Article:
Tapwater quality at Khlong Prapa improved: Waterworks Authority

Saturday, 05 November 2011 By  MCOT

BANGKOK, Nov 4 – The water quality in Khlong Prapa, used for tap water production to serve the Thai capital, has been improved after damaged dykes were repaired and strengthened, according to the Metropolitan Waterworks Authority (MWA).

The city’s water agency can now better regulate inflow of floodwater into Khlong Prapa after repairs were completed of the damaged dykes along Khlong Prapa and the use of oversize sandbags at the Chulalongkorn sluice gate and Rangsitprayoonsak Canal in Pathum Thani, which has helped reduce the northern runoff advancing to the capital.

In a related development, the MWA and other agencies jointly reinforced the flood prevention dyke along Khlong Prapa after two sections of the embankment near Karnbinthai Village in Nonthaburi’s Chaengwattana area ruptured Thursday night.

Following the reinforcement act, MWA Assistant Governor Ulysh Makmaitree said that the dyke is strong enough to resist floodwater, as the mass of the oncoming water has been obstructed by buildings.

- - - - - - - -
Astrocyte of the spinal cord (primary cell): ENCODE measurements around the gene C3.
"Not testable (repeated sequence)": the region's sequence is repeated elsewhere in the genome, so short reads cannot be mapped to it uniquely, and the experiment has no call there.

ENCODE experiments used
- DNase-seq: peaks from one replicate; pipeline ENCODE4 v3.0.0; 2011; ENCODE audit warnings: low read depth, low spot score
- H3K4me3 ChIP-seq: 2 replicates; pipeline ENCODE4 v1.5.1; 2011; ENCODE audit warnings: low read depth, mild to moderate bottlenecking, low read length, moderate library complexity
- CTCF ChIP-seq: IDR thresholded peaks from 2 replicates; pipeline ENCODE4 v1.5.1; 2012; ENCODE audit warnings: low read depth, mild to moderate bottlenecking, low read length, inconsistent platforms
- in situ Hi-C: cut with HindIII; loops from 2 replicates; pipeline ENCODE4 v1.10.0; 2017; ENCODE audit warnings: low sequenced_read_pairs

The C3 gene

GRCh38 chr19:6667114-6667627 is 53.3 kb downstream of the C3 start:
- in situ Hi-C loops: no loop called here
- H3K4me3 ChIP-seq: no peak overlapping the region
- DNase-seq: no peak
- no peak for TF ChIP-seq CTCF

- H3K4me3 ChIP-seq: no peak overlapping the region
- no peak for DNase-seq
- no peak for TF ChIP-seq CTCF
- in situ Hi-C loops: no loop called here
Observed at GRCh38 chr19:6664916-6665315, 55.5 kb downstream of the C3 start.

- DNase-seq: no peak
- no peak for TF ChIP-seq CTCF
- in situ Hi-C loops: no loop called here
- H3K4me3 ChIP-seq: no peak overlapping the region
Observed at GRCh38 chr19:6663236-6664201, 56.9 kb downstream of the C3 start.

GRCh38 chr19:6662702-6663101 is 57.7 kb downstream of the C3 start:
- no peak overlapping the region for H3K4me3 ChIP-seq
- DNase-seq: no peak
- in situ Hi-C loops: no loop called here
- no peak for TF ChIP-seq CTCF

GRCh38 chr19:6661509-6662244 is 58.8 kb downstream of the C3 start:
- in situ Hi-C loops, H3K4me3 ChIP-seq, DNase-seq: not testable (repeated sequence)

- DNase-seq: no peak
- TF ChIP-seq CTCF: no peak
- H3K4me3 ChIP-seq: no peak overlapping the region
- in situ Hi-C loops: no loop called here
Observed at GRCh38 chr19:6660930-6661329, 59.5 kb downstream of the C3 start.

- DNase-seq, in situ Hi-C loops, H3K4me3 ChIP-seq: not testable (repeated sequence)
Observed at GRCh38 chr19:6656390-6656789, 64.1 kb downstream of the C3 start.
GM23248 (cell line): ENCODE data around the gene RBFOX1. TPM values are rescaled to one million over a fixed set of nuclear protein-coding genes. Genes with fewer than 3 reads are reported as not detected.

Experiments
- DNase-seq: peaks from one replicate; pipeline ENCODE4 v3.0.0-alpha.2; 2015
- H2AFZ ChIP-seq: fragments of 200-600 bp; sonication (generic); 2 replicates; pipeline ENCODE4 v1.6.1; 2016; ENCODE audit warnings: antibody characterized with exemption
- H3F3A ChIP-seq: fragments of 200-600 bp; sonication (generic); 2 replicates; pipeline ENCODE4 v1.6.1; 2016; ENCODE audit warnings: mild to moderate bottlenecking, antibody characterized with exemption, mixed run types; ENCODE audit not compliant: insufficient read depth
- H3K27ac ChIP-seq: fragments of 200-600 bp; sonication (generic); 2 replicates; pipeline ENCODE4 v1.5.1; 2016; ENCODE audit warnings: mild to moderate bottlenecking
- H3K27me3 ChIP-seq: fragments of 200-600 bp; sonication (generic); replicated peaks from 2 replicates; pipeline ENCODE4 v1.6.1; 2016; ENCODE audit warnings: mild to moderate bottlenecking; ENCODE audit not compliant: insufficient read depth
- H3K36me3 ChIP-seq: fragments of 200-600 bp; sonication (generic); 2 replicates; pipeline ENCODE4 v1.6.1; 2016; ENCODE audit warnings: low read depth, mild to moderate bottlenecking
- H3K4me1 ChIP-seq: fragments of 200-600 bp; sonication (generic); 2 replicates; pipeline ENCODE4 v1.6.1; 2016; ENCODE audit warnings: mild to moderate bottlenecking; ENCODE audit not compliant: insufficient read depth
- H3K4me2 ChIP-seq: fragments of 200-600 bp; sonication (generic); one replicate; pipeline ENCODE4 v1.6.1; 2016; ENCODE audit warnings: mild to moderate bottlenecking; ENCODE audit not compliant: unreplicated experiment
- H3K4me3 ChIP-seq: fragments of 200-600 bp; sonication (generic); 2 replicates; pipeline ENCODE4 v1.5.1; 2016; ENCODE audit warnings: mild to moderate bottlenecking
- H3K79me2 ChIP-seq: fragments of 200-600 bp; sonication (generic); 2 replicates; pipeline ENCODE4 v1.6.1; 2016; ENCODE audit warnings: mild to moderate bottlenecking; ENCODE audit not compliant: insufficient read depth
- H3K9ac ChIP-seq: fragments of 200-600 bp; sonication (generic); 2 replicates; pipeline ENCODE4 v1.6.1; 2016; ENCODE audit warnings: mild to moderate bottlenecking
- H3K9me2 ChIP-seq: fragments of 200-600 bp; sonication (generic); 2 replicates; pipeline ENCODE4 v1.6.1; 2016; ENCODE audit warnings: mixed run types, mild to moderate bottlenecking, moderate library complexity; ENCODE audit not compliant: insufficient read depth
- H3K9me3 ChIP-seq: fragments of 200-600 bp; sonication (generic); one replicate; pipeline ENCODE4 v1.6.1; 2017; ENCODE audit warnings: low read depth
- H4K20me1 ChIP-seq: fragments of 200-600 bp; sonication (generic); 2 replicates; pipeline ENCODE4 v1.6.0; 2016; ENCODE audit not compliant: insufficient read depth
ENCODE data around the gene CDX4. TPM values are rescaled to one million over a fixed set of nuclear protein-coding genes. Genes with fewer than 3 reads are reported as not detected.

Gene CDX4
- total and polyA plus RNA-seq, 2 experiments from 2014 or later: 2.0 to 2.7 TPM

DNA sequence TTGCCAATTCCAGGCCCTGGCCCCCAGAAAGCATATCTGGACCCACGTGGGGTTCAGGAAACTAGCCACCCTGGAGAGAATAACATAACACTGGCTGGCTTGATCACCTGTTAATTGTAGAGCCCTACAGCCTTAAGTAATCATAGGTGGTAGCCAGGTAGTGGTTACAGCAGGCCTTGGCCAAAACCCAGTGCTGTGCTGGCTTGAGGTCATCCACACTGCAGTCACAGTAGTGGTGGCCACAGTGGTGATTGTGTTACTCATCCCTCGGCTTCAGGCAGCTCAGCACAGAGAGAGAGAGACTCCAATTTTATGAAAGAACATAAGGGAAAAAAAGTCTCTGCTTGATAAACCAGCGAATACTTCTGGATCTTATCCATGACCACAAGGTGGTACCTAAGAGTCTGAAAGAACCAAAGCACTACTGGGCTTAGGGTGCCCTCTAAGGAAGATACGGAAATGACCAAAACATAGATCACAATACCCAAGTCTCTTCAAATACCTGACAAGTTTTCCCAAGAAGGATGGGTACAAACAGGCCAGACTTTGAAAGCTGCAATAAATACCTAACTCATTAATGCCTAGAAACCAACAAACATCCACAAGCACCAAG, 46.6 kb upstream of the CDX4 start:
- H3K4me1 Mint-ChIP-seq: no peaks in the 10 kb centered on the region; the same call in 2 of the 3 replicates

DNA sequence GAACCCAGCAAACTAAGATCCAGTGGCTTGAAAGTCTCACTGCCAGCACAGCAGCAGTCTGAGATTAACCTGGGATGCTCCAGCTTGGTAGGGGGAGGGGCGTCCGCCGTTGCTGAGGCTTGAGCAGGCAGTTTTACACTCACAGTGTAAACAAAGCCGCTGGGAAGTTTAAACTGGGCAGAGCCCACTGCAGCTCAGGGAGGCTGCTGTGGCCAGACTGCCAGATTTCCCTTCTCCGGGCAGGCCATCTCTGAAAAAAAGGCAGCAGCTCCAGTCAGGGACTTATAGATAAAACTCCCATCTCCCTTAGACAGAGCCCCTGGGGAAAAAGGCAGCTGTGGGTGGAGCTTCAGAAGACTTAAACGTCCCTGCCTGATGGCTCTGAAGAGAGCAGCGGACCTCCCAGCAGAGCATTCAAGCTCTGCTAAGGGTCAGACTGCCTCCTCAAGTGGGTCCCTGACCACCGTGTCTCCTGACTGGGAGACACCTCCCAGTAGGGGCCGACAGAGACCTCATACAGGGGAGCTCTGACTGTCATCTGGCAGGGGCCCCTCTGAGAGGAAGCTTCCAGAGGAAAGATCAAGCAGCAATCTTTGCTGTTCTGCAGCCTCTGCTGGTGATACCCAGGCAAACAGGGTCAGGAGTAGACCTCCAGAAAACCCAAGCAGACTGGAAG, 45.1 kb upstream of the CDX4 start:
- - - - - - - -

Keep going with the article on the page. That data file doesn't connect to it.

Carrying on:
The water agency asked for cooperation from local residents to maintain the flood-prevention dyke along Khlong Prapa to prevent further possible damage.

Meanwhile, the water level in Khlong Prapa on Friday dropped by only six centimetres as the water agency tried to maintain the water level in the canal and the water level outside the dyke at a similar level to keep the embankment strong. Otherwise, raging water could damage the dyke.

Regarding tap water production for residents in the capital, Nonthaburi and Samut Prakan, the MWA has adjusted purification treatment chemicals to improve water quality.

The Bang Khen water treatment plant on Friday increased its tap water production by another 100,000 cubic metres to 2.9 million cubic metres per day after earlier cutting production by 200,000 cubic metres due to the poor quality of water in Khlong Prapa.

Regarding the problem of tap water in the western side of Chao Phraya River, the Mahasawat treatment plant produces tap water of almost the same quality and quantity as its normal production.

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